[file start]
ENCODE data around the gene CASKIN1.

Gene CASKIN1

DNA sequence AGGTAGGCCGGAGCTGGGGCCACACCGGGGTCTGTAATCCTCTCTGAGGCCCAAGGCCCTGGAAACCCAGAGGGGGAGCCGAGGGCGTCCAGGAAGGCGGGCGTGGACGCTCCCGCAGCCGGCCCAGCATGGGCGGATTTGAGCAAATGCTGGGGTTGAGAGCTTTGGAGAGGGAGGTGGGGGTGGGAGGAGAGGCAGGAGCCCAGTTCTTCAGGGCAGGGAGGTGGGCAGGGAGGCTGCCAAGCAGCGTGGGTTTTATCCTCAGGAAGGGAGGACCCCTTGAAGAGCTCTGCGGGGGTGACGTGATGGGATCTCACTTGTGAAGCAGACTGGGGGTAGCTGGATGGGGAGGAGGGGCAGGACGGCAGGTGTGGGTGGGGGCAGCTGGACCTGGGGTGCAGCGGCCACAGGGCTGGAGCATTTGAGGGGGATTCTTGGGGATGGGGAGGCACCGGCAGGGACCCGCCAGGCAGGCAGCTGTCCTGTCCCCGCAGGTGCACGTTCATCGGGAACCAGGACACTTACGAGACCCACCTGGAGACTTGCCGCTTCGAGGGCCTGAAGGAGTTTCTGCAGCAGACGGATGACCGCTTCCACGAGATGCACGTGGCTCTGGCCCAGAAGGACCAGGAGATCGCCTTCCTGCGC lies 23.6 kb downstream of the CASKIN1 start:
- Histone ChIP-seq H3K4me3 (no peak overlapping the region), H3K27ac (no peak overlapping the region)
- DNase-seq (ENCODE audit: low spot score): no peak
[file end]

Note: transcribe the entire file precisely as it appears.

ENCODE data around the gene CASKIN1.

Gene CASKIN1

DNA sequence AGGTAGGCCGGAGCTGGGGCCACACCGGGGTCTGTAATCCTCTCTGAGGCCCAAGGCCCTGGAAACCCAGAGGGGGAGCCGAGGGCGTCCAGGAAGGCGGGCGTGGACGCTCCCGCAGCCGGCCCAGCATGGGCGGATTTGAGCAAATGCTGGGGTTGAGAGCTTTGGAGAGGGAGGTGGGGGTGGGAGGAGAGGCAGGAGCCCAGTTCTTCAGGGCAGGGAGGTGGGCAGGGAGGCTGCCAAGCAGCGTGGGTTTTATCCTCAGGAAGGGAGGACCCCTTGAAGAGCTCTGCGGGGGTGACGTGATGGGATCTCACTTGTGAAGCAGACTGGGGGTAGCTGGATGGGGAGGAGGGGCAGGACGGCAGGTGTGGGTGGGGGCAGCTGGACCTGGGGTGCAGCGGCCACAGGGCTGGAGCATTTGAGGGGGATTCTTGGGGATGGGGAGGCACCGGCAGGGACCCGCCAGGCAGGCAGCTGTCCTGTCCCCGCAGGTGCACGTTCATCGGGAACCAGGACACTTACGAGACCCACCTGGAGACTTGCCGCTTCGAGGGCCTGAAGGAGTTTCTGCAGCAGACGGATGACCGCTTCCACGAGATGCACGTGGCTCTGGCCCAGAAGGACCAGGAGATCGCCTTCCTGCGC lies 23.6 kb downstream of the CASKIN1 start:
- Histone ChIP-seq H3K4me3 (no peak overlapping the region), H3K27ac (no peak overlapping the region)
- DNase-seq (ENCODE audit: low spot score): no peak